Witnesses regularly broke into a sweat at the prospect of testifying before Rep. John Dingell, whose interrogations once made him a feared watchdog on Capitol Hill.
Somewhat muffled by a Republican takeover, the Michigan Democrat celebrates his 50th anniversary in Congress on Tuesday after setting the tone for its investigations from the mid-1970s until the mid-1990s.
"Oversight takes many forms. Congressional investigations, hearings, phone calls, letters," Dingell, 79, said in a recent interview. "And the best part of all is they all involve one thing: Asking questions. Who, what, why, whom and how."
Dingell, who represents a district outside Detroit, is the third-longest serving House member in history. Called "Big John" for his large frame and imposing manner, Dingell has cast more than 21,800 roll call votes, served under 10 presidents and led the House Energy and Commerce Committee.
The son of a congressman, Dingell's work on Capitol Hill predates the lives of many of his colleagues. As a young page, he was on the House floor when President Roosevelt declared war on Japan following the attack on Pearl Harbor.
After the death of his father in 1955, Dingell won a special election to succeed him in Congress. He told his new colleagues: "If I can be half the man my father was, I shall feel I am a great success."
Dingell was one of the most powerful members of the House during the 14 years he chaired its Energy and Commerce Committee, which had the largest staff and budget of any panel in Congress. But it was as chairman of the panel's oversight and investigations subcommittee that he earned his reputation as a pit bull.
During the 1980s and early 1990s, Dingell and his staff pursued investigations into almost everything from the safety of the nation's blood supply to $640 toilet seats purchased by the Defense Department.
"You had to be prepared," said Frank G. Zarb, who testified before Dingell's panel dozens of times as President Ford's senior energy official. "You didn't come in and try to trick your way out of it."
Dingell's subcommittee work led to the firing of the Superfund administrator during the Reagan administration, the discovery of a defense contractor charging the Pentagon for the boarding of a dog and improper billing practices by universities for research expenses.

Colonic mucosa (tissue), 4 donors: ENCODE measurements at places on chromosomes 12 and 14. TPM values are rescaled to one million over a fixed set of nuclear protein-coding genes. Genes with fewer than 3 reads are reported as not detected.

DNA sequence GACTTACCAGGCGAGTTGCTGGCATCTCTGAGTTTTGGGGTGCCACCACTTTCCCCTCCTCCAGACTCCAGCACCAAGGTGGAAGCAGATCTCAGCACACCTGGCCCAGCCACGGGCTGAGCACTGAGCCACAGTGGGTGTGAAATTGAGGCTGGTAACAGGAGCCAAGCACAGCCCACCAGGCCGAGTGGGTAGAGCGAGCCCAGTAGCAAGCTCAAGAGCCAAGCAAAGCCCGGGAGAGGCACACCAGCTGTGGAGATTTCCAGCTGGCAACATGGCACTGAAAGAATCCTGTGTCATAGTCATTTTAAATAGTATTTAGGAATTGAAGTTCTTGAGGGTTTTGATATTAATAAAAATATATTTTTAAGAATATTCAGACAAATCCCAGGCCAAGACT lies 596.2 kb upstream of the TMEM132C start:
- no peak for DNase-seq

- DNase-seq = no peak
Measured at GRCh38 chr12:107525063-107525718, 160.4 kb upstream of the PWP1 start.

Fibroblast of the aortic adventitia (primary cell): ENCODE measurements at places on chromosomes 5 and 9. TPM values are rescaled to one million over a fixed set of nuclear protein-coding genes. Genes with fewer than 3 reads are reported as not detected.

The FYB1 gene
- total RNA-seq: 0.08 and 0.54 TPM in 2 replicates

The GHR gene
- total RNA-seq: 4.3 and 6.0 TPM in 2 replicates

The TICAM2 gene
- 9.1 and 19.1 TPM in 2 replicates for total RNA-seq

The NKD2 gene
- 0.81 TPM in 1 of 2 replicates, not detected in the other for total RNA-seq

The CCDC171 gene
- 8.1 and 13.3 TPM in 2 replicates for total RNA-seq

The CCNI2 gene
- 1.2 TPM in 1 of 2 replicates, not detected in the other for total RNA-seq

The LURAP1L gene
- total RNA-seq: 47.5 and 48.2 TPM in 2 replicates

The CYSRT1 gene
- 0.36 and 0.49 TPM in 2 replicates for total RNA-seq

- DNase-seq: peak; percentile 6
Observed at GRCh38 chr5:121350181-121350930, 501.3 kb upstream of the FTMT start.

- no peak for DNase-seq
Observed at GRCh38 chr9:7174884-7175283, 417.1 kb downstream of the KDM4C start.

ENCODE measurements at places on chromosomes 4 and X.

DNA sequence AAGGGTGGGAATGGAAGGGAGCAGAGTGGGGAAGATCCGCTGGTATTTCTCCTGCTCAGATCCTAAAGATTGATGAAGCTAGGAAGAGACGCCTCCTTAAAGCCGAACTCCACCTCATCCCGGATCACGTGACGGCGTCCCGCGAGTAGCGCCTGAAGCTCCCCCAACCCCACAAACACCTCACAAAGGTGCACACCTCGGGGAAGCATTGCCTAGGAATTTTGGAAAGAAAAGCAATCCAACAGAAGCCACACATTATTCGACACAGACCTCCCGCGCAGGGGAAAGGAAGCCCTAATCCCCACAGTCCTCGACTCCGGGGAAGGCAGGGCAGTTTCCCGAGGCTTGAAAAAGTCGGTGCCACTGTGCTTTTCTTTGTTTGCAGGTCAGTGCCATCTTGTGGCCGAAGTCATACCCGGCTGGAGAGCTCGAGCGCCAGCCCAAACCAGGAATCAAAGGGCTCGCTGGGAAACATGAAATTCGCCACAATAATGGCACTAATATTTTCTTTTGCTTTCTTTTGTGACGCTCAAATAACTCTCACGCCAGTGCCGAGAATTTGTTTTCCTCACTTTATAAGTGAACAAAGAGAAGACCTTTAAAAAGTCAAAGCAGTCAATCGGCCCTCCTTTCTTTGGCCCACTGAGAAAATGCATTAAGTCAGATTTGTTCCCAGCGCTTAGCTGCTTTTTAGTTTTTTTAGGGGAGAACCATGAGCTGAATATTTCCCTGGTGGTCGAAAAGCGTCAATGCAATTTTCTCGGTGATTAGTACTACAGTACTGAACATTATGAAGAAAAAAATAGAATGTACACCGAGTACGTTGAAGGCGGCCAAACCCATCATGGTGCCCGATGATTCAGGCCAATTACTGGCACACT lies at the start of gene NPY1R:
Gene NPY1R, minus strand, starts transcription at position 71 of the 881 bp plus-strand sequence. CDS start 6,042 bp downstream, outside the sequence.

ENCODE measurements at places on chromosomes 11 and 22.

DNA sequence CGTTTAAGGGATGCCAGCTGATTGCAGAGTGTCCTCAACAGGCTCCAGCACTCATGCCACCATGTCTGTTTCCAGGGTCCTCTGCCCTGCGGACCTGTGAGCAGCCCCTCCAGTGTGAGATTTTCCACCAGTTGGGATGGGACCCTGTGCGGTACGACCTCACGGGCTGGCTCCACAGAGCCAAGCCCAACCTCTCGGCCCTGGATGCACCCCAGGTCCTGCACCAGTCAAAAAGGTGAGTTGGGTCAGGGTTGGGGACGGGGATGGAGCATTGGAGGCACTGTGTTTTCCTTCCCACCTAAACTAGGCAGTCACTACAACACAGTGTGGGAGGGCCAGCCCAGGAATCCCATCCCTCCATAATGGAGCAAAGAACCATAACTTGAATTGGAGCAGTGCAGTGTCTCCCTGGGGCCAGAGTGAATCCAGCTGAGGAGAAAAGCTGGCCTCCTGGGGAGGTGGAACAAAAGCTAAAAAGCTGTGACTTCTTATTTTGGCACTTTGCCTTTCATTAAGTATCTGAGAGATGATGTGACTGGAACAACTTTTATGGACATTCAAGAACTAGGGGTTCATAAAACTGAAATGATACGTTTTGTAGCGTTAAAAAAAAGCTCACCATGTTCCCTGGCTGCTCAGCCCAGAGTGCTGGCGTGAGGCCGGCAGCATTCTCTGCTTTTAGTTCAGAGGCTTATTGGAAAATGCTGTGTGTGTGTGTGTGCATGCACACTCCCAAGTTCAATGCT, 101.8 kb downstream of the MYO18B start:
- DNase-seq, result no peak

Dennis Fitzgibbons, a former Dingell aide who directs public policy for DaimlerChrysler AG, remembers the congressman telling evasive witnesses: "That's a very fine answer you've provided. Unfortunately that doesn't match the question I ask."
Norman Ornstein, a resident scholar with the American Enterprise Institute, said Dingell's work in government oversight stands in contrast to "an embarrassing lack of oversight in the last five years" that was exposed by the Federal Emergency Management Agency's slow response to Hurricane Katrina.
"He was fierce in oversight, deeply protective of Congress' prerogatives or powers. He didn't care if it was a Democratic president or Republican president," Ornstein said.
A lifelong outdoorsman, Dingell has been a leading opponent of gun control, to the consternation of many Democrats. He's also been a leading advocate for the auto industry and has been targeted by environmentalists, who have questioned his opposition to strict auto emission standards. "His concern for the environment ends at the car door," said the Sierra Club's Dan Becker.
"The difference between me and some of my critics on this matter is I understand that both sides have a place in our economy and our society," he said. "There has to be a balance."
His greatest disappointment was the failure of President Clinton's universal health insurance bill. Dingell, like his father, has advocated for universal health care throughout his career.
The House has only two members in its history with longer terms, the late Jamie Whitten, D-Miss., with 53 years, 2 months and 13 days, and the late Carl Vinson, D-Ga., with 50 years, 2 months and 13 days.